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Discussion Starter · #1 ·
I got my is recently and when i bought it sounded and rode good to me with no cel. The person i bought it from must have erased the codes because within my first 50 miles of driving it, the cel came on. First it was p0136 and that is b1s2 o2 sensor malfunction. So i remove it and find that emission bypasser device thingy.
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I had ordered a new sensor thinking i had to replace it because it read no voltage but i just put it back without that device and now I receive voltage but the short term fuel trim b1s2 still reads N/A. B2s2 shrttft reads 99.2 constantly. I have no clue what all this means.
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After receiving that o2 code, i got another code p0012 which is shown in this picture.
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Now that i am seeing this code, i dont think my engine is supposed to sound like this.
2jz is300 sound with p0012
I need to get emissions and inspection asap because this is the car i will be driving in august to get to college. Please help
 

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You've learned why it's such a good idea, when checking out a used car, to hook up a scan tool FIRST. When you see there have been zero trips since last reset - that's a big clue. Also, you should always shut the car off during a test drive because many faults that trigger a CEL (it' actually called the MIL - Malfunction Indication Lamp) require "two trips" to actually turn the light on.

I suspect your STFT is "N/A" because that feature was suspended on account of the sensor being non-operative. I would try running a bit more to see if that feature comes alive.

A better question is why the O2 anti-fouler (that extension dong thing the O2 sensor was screwed into) was installed. Hopefully it was somebody being cheap and figuring it was less expensive to install an anti-fouler vs. replacing the O2 sensor. Or it could have been installed to mask a failing catalyst...

Cam position fault:

You need to decide if you want to try to actually diagnose the real issue, or just throw parts at it. If you decide to start throwing parts at it (which is the easier approach), the first thing to try is a new sensor. If that doesn't fix it, you need to decide if you next want to change out the VVT solenoid or "rebuild" the VVT actuator - which is a timing belt off service - which basically implies doing a timing belt service. The VVT actuator relies on oil pressue to do its job. Pressure is controlled by the solenoid. The actuator does not get a lot of actual oil flow so the oil in it tends to kinda stagnate... When I "rebuilt" mine, the oil in it was really black and nasty. Old foul oil could potentially be causing it to stick in an improper position. I don't know of a way to "flush" this other than to take it off, disassemble, drain the oil from it and put it back together. The solenoid is faster/easier to replace, and it's equally possible that it is the problem, rather than the actuator.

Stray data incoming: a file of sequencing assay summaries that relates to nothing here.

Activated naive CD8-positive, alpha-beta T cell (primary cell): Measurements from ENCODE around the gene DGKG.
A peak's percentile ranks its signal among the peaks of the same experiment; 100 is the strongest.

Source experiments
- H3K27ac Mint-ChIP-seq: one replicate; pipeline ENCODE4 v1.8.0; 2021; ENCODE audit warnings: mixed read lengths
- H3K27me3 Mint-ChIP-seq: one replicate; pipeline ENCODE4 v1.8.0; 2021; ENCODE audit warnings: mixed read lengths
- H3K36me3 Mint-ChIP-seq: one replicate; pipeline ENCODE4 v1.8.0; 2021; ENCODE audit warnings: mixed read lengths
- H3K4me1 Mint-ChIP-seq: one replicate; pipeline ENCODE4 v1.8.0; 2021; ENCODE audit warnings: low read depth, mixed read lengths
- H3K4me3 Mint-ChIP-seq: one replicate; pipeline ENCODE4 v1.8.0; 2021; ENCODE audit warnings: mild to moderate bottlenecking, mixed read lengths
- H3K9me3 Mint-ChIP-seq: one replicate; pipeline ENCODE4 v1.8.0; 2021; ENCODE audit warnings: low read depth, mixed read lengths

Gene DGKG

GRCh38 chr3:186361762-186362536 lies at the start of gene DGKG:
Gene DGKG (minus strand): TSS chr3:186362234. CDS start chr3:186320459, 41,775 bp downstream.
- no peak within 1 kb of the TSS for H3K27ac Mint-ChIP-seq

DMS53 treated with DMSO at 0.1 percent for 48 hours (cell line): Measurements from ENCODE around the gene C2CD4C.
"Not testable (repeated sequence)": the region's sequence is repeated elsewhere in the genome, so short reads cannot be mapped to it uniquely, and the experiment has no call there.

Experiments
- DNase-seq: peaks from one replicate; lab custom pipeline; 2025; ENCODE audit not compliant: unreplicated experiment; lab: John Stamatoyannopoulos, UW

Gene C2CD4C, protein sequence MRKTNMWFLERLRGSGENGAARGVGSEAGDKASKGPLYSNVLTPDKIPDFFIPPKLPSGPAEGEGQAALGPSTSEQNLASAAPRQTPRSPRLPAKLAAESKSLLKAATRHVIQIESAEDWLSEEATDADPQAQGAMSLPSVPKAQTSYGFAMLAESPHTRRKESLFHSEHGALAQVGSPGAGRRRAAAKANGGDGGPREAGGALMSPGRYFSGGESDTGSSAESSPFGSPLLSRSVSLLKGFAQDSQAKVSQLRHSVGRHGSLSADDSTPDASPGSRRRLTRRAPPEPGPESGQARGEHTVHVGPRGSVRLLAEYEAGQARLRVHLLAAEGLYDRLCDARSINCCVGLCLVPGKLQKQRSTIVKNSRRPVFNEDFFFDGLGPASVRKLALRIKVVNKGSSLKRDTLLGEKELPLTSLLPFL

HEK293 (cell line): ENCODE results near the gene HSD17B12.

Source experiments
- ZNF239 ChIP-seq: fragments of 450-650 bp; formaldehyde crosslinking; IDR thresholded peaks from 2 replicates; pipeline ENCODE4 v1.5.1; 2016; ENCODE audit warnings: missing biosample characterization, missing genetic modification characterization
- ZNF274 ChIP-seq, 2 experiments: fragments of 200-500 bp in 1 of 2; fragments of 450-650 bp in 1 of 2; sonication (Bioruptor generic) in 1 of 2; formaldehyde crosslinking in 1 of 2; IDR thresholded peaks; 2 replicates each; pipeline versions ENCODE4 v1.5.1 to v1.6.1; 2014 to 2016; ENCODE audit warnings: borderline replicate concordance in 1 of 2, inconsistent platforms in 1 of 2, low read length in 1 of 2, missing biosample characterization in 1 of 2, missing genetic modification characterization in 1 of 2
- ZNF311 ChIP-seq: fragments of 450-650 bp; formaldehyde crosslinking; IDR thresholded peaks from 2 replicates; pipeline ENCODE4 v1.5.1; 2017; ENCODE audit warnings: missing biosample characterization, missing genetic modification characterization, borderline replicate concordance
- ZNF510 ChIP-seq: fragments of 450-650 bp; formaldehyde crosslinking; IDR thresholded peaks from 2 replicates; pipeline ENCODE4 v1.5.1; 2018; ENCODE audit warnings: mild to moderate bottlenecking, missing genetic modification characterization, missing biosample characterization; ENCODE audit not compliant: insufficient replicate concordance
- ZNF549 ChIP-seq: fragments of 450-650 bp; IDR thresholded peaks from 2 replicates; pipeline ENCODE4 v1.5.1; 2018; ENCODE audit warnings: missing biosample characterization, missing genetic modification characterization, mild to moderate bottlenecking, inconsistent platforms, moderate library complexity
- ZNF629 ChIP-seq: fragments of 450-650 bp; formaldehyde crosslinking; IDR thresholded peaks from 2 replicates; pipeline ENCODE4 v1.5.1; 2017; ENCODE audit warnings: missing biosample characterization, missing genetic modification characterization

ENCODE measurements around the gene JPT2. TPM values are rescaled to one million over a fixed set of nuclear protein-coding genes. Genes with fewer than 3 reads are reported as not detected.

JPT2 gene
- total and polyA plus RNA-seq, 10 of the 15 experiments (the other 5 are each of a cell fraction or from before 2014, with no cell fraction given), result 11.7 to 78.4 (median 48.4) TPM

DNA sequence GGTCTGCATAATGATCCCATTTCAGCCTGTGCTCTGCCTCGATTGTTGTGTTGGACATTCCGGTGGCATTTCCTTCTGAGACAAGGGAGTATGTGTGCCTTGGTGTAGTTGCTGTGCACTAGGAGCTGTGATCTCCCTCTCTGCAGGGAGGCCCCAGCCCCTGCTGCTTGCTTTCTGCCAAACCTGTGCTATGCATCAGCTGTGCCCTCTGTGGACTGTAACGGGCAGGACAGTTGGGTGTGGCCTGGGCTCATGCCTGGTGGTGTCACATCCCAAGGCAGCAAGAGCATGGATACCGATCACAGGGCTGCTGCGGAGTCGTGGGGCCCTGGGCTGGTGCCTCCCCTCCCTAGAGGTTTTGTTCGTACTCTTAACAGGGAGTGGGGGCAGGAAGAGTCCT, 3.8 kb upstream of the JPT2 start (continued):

Last, I don't know where you live, or what your "inspection" requires... But I didn't think a camshaft position fault was usually a problem. What usually matters is all emissions monitors have run and passed - thus providing you with "emissions readiness". I don't think you need to worry about the STFT being N/A so long as the O2 monitor has run and passed.
 

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Did you check the fuses for the O2 sensors? The p0012 maybe a dirty oil screen for the VVTi solenoid or the solenoid is bad.
 

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Discussion Starter · #4 ·
Did you check the fuses for the O2 sensors? The p0012 maybe a dirty oil screen for the VVTi solenoid or the solenoid is bad.